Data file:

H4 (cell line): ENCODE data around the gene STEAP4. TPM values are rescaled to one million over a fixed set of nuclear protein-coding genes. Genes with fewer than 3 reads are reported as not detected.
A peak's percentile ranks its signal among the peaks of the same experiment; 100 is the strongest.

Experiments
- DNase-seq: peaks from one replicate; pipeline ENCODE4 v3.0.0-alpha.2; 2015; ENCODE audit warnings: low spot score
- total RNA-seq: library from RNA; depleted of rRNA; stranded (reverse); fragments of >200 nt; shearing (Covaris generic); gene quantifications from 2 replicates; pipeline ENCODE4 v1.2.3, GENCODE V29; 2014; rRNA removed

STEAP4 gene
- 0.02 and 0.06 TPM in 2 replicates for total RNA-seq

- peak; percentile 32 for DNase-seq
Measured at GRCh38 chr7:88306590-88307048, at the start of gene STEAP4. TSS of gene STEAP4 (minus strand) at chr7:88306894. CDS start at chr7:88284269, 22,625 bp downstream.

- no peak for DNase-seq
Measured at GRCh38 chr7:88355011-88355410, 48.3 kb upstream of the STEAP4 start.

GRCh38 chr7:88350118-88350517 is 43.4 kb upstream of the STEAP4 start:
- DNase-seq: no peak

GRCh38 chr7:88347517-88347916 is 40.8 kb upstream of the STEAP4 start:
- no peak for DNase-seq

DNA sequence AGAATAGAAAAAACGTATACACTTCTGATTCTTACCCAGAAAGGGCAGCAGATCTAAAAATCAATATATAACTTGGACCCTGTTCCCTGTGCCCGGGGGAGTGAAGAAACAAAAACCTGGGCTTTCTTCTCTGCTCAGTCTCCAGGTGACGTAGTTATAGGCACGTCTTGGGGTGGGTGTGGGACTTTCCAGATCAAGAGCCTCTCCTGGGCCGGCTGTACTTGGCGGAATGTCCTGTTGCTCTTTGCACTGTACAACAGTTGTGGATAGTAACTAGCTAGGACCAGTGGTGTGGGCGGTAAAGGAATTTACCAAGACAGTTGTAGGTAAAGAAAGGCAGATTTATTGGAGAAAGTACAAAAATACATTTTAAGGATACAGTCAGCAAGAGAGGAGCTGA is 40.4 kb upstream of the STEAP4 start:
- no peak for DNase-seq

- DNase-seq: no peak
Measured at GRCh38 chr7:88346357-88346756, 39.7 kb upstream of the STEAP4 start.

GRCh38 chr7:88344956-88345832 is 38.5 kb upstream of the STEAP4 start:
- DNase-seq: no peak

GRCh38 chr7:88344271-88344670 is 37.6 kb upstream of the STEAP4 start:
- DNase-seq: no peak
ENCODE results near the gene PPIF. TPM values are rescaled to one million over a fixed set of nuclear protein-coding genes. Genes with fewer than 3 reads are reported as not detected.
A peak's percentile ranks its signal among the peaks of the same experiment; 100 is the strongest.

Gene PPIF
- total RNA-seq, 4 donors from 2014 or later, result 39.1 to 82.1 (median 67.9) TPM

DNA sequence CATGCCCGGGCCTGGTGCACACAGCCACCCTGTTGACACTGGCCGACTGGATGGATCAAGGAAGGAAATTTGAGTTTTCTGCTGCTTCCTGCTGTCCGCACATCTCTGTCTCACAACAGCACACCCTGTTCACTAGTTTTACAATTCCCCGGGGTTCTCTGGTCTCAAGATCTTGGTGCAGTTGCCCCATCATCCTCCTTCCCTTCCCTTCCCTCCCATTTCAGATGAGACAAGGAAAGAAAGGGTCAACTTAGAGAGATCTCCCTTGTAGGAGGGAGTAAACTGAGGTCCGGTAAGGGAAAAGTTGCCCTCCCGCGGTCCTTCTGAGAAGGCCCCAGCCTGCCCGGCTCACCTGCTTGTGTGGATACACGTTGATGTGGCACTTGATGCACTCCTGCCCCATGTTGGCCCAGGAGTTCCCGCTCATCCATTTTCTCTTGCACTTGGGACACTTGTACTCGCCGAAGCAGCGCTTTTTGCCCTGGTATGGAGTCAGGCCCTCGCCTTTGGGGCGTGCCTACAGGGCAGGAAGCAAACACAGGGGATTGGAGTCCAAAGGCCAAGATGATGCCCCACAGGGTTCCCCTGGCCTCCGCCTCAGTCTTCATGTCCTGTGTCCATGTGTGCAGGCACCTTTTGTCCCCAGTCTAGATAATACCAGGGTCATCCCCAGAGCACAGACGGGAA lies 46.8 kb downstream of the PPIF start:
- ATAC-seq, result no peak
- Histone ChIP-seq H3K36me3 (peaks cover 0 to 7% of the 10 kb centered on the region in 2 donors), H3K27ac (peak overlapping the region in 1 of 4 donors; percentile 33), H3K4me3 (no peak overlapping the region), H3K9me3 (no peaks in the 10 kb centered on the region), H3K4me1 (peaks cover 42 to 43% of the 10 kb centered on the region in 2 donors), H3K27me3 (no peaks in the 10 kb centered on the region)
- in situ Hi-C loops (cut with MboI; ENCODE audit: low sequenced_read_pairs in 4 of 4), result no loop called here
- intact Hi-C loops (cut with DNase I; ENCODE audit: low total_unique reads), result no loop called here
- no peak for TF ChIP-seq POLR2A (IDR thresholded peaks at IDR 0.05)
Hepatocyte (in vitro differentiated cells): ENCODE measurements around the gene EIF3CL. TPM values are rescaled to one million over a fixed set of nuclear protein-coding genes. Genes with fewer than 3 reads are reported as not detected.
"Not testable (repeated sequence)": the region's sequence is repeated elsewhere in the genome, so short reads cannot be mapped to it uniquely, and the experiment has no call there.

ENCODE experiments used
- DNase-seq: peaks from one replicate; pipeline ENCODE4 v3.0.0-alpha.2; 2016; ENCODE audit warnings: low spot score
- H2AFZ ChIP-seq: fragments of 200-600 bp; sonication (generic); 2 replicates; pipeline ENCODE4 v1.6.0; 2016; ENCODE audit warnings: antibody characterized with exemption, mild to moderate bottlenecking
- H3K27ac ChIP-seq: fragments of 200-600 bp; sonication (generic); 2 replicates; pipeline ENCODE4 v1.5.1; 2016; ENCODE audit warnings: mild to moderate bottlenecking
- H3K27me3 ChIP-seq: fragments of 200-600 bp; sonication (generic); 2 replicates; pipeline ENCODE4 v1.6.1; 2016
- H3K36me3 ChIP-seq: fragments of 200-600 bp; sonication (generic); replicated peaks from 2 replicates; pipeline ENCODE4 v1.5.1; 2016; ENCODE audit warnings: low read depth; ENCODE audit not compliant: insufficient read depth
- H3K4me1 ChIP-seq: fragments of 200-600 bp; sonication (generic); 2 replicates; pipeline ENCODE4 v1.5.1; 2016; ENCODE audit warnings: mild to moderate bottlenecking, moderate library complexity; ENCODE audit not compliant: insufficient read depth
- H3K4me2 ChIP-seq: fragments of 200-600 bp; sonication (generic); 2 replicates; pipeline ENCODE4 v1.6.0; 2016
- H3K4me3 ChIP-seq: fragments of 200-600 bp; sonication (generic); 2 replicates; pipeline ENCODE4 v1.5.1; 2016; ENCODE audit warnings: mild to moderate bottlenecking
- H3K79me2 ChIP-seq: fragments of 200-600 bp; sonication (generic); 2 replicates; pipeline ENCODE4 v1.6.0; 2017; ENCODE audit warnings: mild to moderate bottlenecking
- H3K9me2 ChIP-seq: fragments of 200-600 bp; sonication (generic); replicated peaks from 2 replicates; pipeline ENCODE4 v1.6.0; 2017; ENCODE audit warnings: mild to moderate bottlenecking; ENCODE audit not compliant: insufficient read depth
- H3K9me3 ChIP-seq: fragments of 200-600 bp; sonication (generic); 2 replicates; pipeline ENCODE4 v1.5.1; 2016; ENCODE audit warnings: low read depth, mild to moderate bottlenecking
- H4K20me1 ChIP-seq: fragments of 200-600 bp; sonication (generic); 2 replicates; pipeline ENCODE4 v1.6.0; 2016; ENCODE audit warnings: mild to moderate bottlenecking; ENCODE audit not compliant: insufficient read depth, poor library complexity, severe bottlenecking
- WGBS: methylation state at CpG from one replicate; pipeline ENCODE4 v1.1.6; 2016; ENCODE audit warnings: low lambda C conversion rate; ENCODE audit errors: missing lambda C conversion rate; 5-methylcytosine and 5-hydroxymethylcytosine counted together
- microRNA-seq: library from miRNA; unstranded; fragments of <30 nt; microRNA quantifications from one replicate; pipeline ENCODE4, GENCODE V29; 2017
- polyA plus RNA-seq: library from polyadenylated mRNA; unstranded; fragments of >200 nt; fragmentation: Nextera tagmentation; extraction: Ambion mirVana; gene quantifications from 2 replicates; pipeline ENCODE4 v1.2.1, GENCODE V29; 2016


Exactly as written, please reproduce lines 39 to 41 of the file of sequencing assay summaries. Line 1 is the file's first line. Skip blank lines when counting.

- H3K27ac ChIP-seq: fragments of 200-600 bp; sonication (generic); 2 replicates; pipeline ENCODE4 v1.5.1; 2016; ENCODE audit warnings: mild to moderate bottlenecking
- H3K27me3 ChIP-seq: fragments of 200-600 bp; sonication (generic); 2 replicates; pipeline ENCODE4 v1.6.1; 2016
- H3K36me3 ChIP-seq: fragments of 200-600 bp; sonication (generic); replicated peaks from 2 replicates; pipeline ENCODE4 v1.5.1; 2016; ENCODE audit warnings: low read depth; ENCODE audit not compliant: insufficient read depth